LITTLE FALLS, NJ -- TAPintoTV Executive Producer, Brian Brodeur, was joined by Janellen Duffy, Senior Advisor with JerseyCan, and Vivian Cox Fraser, President and CEO of the Urban League of Essex County, to discuss a recent report released by the Global Strategy Group and the New Jersey Children’s Foundation examining parents’ perspectives on remote learning during the 2020-21 school year. 

“We thought it was incredibly important to do this survey of parents in this school year,” Duffy said, “and hear directly from them about what was on their mind.”  According to the survey results, Duffy said, “parents are concerned about their children’s social and emotional well-being,” and the biggest fear that emerged “was this concern about making sure their kids stay on track academically,” Duffy added. 

“We do know that districts and teachers are doing their absolute best in whatever medium they’re trying to reach students, they have been nothing short of amazing,” Duffy stressed. She noted that “the top things parents are asking for is regular contact with teachers, more information about how their students are doing and if their kids are on grade level.”

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Duffy also spoke about some of the disparities highlighted by the survey results. “There were already achievement gaps, there were already opportunity gaps that existed. Clearly we’re concerned that COVID has exacerbated those gaps,” she said.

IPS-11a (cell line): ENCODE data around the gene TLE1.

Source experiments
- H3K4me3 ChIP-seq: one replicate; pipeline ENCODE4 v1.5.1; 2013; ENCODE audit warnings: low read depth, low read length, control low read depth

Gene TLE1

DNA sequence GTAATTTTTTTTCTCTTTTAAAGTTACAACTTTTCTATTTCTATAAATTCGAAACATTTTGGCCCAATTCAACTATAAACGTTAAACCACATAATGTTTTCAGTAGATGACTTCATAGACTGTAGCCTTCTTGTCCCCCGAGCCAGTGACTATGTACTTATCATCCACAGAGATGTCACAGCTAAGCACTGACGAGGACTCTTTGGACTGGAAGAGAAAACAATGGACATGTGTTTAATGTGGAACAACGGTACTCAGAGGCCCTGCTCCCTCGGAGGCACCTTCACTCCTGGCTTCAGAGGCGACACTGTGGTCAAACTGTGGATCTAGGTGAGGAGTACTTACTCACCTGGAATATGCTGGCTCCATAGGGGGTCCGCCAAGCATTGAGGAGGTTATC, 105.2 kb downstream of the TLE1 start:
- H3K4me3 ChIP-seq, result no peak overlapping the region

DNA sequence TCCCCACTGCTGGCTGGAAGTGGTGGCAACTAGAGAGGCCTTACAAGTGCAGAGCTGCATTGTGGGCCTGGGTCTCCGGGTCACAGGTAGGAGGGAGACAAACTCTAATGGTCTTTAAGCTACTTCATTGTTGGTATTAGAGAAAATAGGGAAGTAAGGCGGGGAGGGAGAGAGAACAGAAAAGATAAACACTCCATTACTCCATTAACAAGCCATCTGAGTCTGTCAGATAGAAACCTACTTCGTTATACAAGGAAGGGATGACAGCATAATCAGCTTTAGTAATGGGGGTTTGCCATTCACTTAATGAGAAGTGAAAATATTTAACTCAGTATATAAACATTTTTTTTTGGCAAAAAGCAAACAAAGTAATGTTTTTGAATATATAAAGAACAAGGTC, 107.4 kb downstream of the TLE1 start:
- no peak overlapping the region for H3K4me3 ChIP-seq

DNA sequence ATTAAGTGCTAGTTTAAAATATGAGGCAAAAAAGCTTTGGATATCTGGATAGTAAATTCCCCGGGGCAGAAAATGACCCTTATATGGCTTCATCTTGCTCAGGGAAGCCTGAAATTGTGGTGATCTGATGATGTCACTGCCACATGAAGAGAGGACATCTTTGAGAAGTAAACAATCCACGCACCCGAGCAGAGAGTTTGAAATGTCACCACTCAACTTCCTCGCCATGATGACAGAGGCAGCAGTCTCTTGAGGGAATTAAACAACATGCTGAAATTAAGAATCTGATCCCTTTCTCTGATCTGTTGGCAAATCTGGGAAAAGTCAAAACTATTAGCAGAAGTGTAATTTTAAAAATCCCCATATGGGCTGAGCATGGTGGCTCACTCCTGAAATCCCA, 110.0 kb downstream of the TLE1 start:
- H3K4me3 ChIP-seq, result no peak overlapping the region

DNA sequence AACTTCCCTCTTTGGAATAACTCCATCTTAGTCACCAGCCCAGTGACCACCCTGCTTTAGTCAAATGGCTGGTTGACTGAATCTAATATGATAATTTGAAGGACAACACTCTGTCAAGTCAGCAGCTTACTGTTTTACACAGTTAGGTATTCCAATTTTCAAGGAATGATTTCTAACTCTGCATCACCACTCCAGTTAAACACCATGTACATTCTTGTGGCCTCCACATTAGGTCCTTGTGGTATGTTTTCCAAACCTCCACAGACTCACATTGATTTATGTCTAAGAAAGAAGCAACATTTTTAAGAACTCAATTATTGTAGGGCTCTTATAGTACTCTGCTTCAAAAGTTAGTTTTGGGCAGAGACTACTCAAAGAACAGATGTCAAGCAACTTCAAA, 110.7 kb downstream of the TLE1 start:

Fraser addressed some of those specific inequities. “What we’re seeing is that the access to technology is really a significant issue,” she said. “COVID also highlighted these districts had to scramble to get all these devices to these children, when in fact we know they already needed them.” 

“If you’re economically at risk before COVID,” Fraser continued, “now it’s really a disaster to your family. You’re trying to struggle with your own economic stability while also educating your children.” She noted, “COVID laid bare a lot of the disparities that already existed.”  

“When you think about children, they get what somebody gives them,” Fraser said. “They come into a classroom, they don’t have a voice in terms of what they’re getting. They rely on us, on the adults, on the policy makers, on their communities to fight for them, and to ensure that the resources that they need to create opportunity and have a better future are given to them.”

Duffy and Fraser both suggested some paths to combat these issues. “We think there are ways to address that here and now,” said Duffy. “We need the state to pull together data from across the state and figure out where the greatest needs are arising, and then we need to address those needs with resources like an extended school year or more intensive summer programming. Those are things we can do for the medium term, as we get thru the spring and into the summer to really try to make up for lost time,” she said. “This is our biggest concern, students are already behind and now they could’ve lost the rest of the year.”

“We need equity,” Fraser said. “It’s not just about equal resources, it’s about equitable resources. These communities are devastated. Whether facing eviction, facing health issues, food in the community. It’s the low and moderate income communities that are facing these impacts, and these impacts need to be addressed.” She added, “The amount of stress on families cannot be understated.”

For complete coverage on the parent survey, visit: